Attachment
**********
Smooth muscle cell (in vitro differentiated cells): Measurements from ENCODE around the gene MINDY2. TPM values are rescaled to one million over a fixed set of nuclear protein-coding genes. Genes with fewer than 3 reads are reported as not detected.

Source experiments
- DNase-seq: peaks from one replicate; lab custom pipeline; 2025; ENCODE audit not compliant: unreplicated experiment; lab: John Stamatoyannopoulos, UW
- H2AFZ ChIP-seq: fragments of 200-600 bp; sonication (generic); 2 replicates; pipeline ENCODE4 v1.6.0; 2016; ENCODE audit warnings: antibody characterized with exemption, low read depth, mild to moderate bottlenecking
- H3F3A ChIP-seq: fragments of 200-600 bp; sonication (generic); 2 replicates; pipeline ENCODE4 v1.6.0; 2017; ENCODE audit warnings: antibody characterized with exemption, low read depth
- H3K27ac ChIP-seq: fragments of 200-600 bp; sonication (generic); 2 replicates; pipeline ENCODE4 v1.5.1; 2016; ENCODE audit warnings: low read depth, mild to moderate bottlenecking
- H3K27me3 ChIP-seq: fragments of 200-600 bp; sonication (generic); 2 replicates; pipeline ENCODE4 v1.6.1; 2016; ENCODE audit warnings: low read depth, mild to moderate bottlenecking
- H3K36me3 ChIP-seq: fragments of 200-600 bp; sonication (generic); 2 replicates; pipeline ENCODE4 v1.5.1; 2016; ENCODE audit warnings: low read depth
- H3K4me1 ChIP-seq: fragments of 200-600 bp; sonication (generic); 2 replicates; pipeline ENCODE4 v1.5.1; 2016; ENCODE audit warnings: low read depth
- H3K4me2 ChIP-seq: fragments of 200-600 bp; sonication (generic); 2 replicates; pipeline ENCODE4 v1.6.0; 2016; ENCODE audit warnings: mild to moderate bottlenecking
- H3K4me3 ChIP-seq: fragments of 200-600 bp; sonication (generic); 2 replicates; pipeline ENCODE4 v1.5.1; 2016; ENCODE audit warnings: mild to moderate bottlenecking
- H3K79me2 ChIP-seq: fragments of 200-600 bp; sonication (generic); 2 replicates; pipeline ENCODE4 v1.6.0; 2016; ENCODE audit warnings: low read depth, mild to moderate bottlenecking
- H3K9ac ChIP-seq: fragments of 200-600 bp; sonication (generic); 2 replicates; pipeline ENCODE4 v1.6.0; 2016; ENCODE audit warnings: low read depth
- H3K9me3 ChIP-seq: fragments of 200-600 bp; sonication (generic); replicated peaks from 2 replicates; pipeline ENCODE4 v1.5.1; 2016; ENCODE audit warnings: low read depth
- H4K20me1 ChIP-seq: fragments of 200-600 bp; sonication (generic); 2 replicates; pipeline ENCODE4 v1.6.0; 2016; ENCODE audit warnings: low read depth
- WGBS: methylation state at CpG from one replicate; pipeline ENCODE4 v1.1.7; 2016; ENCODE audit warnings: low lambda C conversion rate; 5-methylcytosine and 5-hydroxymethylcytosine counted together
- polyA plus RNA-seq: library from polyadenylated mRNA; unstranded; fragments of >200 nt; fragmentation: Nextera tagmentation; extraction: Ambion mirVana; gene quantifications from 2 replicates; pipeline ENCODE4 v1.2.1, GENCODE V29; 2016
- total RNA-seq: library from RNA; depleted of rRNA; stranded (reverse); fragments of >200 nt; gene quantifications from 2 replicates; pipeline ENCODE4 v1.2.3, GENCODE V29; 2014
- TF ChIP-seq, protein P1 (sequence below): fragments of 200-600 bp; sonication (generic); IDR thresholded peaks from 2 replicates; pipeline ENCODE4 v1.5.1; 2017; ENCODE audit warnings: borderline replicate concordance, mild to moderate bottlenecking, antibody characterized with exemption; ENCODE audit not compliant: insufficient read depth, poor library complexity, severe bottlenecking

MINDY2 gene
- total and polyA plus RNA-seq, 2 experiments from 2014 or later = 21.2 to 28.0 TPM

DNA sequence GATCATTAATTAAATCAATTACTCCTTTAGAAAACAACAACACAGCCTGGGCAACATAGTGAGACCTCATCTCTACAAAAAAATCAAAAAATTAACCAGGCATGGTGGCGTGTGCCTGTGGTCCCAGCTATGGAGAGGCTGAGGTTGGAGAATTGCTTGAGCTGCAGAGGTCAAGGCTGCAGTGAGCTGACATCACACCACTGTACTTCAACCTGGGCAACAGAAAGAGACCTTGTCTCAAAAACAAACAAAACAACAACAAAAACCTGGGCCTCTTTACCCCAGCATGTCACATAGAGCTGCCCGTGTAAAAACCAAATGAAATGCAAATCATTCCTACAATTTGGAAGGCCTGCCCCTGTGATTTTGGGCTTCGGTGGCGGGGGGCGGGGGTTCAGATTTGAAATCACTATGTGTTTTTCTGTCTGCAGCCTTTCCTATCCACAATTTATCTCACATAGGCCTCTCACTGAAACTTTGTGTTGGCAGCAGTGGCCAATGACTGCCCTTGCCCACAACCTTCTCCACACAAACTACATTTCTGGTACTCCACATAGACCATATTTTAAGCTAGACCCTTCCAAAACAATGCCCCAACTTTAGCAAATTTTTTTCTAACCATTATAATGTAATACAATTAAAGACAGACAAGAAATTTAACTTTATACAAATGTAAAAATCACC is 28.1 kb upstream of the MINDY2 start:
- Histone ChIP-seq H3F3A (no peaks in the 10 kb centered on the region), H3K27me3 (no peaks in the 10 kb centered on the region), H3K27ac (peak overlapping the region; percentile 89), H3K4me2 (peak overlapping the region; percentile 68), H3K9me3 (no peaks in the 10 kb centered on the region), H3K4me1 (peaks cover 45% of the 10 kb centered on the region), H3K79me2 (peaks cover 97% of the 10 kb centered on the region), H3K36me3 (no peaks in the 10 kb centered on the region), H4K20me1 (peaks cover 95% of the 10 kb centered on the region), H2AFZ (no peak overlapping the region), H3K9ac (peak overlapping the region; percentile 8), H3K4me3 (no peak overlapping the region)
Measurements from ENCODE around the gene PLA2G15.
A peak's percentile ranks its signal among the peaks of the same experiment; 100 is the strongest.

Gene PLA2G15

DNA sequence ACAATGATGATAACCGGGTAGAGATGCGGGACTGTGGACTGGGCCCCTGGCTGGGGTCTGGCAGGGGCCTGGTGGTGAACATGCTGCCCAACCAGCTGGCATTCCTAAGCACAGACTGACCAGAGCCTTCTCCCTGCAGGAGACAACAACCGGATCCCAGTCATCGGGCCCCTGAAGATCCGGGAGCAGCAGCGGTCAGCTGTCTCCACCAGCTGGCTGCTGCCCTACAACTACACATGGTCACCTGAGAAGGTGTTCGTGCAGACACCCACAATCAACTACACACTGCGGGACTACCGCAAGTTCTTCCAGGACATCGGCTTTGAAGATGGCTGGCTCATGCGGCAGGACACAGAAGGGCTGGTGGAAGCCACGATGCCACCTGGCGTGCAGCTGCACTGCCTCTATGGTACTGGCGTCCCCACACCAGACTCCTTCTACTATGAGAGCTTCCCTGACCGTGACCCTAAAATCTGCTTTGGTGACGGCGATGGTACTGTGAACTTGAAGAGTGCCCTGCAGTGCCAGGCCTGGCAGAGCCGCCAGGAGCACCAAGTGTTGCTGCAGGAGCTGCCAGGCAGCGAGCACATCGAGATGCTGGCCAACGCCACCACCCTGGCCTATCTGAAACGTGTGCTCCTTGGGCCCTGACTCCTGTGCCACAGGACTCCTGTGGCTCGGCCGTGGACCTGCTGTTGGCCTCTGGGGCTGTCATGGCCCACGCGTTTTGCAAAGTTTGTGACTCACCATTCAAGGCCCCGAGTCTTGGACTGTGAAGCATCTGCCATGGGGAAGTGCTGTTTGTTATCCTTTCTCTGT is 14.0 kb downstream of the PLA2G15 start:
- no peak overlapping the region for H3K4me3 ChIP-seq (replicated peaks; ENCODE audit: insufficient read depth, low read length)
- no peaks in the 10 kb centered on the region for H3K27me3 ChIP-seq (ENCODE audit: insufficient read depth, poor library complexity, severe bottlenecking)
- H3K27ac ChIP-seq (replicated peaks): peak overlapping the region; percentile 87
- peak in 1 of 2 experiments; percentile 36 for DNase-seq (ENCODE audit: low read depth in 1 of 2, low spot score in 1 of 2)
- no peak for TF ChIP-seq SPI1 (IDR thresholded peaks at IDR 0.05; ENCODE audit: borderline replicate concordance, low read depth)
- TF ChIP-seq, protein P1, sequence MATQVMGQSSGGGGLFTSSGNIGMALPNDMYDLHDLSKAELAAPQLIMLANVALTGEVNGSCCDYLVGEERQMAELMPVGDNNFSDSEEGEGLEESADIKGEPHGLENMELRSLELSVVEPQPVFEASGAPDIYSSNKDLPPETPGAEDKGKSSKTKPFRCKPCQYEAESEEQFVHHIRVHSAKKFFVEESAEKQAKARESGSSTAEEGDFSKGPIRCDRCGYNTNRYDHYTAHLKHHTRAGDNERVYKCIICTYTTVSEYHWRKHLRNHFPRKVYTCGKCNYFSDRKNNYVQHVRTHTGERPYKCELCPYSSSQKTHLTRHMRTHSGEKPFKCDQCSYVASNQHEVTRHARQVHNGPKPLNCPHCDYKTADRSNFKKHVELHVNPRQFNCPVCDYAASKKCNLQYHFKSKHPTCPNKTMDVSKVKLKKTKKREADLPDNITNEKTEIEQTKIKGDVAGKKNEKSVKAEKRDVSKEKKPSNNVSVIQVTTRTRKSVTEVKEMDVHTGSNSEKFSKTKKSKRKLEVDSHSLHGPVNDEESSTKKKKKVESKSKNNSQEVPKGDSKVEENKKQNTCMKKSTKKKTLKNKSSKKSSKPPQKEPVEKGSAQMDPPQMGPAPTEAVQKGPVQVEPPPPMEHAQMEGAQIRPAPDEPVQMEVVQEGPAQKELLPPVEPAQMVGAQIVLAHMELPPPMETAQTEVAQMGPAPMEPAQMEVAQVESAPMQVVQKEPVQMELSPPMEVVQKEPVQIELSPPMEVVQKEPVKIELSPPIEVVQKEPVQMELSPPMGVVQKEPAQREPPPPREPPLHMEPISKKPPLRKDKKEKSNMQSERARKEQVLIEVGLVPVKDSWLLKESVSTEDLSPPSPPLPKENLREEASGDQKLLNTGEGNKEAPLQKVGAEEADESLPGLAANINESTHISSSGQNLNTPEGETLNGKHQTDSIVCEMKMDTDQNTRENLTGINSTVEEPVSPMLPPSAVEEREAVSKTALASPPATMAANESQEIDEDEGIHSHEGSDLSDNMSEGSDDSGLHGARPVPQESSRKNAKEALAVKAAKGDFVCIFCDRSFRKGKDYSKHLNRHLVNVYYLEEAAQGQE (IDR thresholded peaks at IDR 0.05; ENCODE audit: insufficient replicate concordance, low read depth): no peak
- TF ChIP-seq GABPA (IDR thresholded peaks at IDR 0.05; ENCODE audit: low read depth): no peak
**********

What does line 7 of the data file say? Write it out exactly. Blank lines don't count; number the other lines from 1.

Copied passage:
- H3K27me3 ChIP-seq: fragments of 200-600 bp; sonication (generic); 2 replicates; pipeline ENCODE4 v1.6.1; 2016; ENCODE audit warnings: low read depth, mild to moderate bottlenecking